Thursday, October 27, 2011

Film Review: The Seven-Ups (1973)

Philip D'Antoni isn't a name you hear mentioned often when the history of modern cinema is discussed, but he certainly deserves some credit for two notable contributions to film history. The first is the car chase. D'Antoni was the producer of Bullitt, The French Connection, and The Seven-Ups. Now there were certainly car chases before Bullitt, but they were usually done for comic effect as in It's a Mad, Mad, Mad, Mad World, or they were clumsily filmed scenes (lots of rear projection shots) of squad cars chasing bank robbers. In Bullitt and The French Connection the car chase became an action centrepiece, the equivalent of the cavalry charge in westerns and historical epics. D'Antoni's "modern" car chases looked and sounded real, and created a new kind of cinematic excitement. After The French Connection virtually no action film was complete unlesss it included one or more elaborately staged car chases.

D'Antoni's other addition to film history is the creation of a sub-genre I'd call cop noir. Cop noir begins with The French Connection. If film noir was all about doomed lovers, laconic private detectives, and moody cinematography, cop noir was about documenting the decline and fall of American cities and the institutions that make them function as seen through cop eyes. Cop noir looks raw, sounds raw, and shows big American cities torn apart by street crime, organized crime, drug addiction, poverty, and corruption. Hard on the heels of The French Connection came Dirty Harry, Across 110th Street, Busting, Serpico, The Taking of Pelham 123, Badge 373, and a score of similar films. Bullitt isn't cop noir if only because Steve McQueen looks great, acts cool, mostly keeps his temper, and has a supermodel girlfriend before there were supermodels. Compare and contrast with Gene Hackman in The French Connection and you'll see what I mean.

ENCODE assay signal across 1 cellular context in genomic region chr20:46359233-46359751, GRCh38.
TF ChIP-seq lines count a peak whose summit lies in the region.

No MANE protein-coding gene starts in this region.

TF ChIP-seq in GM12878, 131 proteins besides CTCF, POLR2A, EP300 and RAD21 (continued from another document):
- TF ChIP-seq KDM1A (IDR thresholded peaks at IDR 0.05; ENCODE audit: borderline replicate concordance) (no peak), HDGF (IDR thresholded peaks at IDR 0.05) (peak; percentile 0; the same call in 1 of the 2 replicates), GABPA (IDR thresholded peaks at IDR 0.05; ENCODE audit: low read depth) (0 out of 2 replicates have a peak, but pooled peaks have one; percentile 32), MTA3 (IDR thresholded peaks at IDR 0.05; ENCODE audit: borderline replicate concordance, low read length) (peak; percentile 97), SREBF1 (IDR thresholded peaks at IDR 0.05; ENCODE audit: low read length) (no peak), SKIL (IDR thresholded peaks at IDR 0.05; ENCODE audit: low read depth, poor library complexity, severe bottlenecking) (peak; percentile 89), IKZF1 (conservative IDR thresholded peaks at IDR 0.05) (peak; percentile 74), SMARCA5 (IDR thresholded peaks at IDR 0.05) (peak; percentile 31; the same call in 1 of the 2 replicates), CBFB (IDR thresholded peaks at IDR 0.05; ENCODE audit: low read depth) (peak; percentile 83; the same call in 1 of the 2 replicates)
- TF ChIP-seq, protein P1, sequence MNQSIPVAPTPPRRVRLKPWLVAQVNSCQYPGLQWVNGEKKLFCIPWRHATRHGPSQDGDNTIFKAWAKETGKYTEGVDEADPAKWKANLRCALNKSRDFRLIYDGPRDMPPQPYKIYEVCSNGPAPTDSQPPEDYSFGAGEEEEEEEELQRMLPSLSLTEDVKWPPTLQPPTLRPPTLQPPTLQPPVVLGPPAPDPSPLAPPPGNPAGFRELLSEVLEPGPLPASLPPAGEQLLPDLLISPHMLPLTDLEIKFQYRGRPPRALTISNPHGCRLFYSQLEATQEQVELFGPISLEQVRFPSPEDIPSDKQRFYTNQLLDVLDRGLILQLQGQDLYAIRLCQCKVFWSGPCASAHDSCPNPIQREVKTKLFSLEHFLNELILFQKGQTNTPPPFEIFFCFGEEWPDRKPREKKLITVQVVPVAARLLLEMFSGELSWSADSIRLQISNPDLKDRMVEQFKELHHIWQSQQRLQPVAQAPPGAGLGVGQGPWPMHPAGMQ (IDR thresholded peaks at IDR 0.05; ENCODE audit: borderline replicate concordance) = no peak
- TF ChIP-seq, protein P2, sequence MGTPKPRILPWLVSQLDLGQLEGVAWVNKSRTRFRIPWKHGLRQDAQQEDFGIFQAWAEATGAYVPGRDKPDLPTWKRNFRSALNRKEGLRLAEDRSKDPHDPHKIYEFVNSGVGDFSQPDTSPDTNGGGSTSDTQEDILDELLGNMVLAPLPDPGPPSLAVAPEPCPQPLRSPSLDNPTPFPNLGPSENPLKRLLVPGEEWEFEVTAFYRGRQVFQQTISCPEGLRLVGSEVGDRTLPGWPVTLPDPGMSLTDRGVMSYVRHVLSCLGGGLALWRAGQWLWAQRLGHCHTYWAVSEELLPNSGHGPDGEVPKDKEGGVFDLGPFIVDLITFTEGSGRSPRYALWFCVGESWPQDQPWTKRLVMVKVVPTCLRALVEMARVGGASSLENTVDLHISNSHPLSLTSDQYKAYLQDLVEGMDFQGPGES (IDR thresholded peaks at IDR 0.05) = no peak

And that brings us to The Seven-Ups. The story has a pre-Jaws Roy Scheider leading a small team of N.Y.C. cops who go after villains wanted for crimes that earn sentences of seven years and up. Why seven years? Because it makes for a punny movie title. The film's title is a dud, but the film isn't. The Seven-Ups is essentially a sequel to Connection in everything but name. It has the same gritty look, Don Ellis scored both films, and it features possibly the best car chase of the three films D'Antoni produced.

The plot has Scheider's team investigating why some of the city's crime bosses are being kidnapped. It turns out Scheider's main snitch, played by Tony Lo Bianco, is using information he gets from an unwitting Scheider to target wealthy criminals for kidnapping and ransom. Things are further complicated by the fact that snitch and cop are childhood friends.Things don't end well for one of them. The story is original and engaging, and might have been even better if D'Antoni hadn't decided to direct this film himself. He had no experience at directing and it shows on occasion. A couple of sequences, notably a scene in a car wash, are clumsily handled and feature a variety of glaring continuity errors.

D'Antoni does redeem himself with the action sequences, which are quick, dirty and efficient, and the car chase, which is certainly as good as the one in Connection as well as being longer. D'Antoni the director also does a nice job with the actors, choosing an all-ugly cast of New York actors who bring a lot of verisimilitude to the film. And New York looks like, well, the New York you don't see in Woody Allen movies. This is Ratso Rizzo's N.Y.C.

If you like to remember New York as being mad, bad and dangerous to visit, check out The Seven-Ups. Spoiler alert: the trailer below shows way too much of the film's highlights.

2 comments:

Melissa Bradley said...

I haven't heard of this so thank you for sharing it. I love Roy Scheider and am definitely intrigued by this. Besides I love a great car chase. :)

Terrific review, thoughtful and honest.

Cary Watson said...

Thanks, Melissa. It's well worth hunting this one down, and, as you say, Roy is always watchable.